In which I take issue with Michael Billington (and the whole theatre ecology) (and the world) when it comes to dealing with disability. Something which Teenage Dick at the Donmar Warehouse does extremely well.
“As winter formal gives way to glorious spring fling”
There’s something a little interesting about the way that theatre, and theatre criticism, is tackling disability. Movements towards promoting racial diversity have rightfully been widely celebrated and are beginning the process of hopefully recalibrating the theatrical and critical firmament for good. But when it comes to disability, the same can’t be really said… Onstage, glimmers like the current RSC ensemble and the recently closed Joe Egg remain the exception rather than the rule; when it comes to reviewers, disabled voices are even thinner on the ground (are we surprised, when accessibility in so much pub theatres remains limited, when captioning services are rarely available by press night…).
Which is all a rather long-winded way of introducing the canny brilliance of Mike Lew’s Teenage Dick, open now at the Donmar Warehouse, and to pull up Michael Billington on assumptions made in his response. His final paragraph talks of “a radical shift in the politics of disability and a revolution in theatrical performance” which he feels undermines the play’s argument about how disabled people can be treated in a society that always, always bends to the ableist. There’s just so much privilege baked in there that I feel I have to react, even if Billington is on his valedictory lap of honour.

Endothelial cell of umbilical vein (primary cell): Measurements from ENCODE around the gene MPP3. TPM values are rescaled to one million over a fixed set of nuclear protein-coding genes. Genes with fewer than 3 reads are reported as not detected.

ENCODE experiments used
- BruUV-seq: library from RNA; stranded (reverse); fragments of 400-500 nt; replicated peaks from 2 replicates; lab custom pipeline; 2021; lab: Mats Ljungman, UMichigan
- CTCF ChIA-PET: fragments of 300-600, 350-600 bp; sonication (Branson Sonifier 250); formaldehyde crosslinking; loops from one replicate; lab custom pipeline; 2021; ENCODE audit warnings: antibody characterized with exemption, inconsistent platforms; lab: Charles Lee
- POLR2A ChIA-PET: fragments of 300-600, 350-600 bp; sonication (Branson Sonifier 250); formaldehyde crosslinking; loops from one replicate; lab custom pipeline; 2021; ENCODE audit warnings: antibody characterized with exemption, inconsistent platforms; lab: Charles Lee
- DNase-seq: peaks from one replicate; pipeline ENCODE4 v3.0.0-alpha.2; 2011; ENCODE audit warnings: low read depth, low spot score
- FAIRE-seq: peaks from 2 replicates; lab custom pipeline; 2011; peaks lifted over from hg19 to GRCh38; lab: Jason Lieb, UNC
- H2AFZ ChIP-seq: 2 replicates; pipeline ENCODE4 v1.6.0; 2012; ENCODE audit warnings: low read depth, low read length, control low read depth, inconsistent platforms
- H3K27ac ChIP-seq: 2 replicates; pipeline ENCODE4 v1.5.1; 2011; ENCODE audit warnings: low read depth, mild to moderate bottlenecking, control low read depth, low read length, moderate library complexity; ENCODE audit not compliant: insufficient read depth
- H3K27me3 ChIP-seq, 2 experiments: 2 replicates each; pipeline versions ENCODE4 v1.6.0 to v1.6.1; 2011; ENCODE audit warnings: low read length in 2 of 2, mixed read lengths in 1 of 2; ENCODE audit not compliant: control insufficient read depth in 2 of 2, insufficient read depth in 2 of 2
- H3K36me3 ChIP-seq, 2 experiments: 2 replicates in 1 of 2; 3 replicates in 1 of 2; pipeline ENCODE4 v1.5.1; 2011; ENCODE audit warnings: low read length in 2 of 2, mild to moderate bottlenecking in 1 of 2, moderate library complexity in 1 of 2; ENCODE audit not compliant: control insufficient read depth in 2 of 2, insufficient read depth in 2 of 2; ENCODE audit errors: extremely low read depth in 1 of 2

When was the last time you saw two disabled actors in a company of six in a ‘regular’ production? The only reason you see two here at the Donmar is because it is specified that the two roles of Richard and Barbara “Buck” Buckingham should be played by disabled actors. There’s a real thrill in getting to see Daniel Monks and Ruth Madeley interact for reasons outwith their (different) disabilities, but I think we’re kidding ourselves if we’re yet in a place where this would happen organically. So too in society, things may have changed some when it comes the “politics” but the reality is a world full of people who are far too happy to retweet inspiration porn of babies hearing for the first time but who will moan loudly if they end up at a subtitled performance, never mind the daily grind of having to deal with people ‘dealing’ with one’s disability.
For me, I really rather enjoyed the raucous energy that lies at the heart of Teenage Dick. It is a smartly self-aware, free adaptation and so ultimately has more in common with the likes of & Juliet and 10 Things I Hate About You than it does with any straight production of Richard III (which I think is more of a sticking point for Billers), shifting the play to the world of US high school politics. And there, Michael Longhurst’s production has great fun in playing up the tropes of the dumb jock, the over-achieving nerd, the unlikely love story, and ZOMG Carly Rae Jepsen! Chloe Lamford’s set switches up the space brilliantly and Monks plays all the contradictions of his leading man with real insight. Like all the best villains, he’s a mess of complexity, loathable in one moment, almost likeable in the next, and he really makes us think about the preconceptions that we all carry with us and what they might do to the person in receipt of them.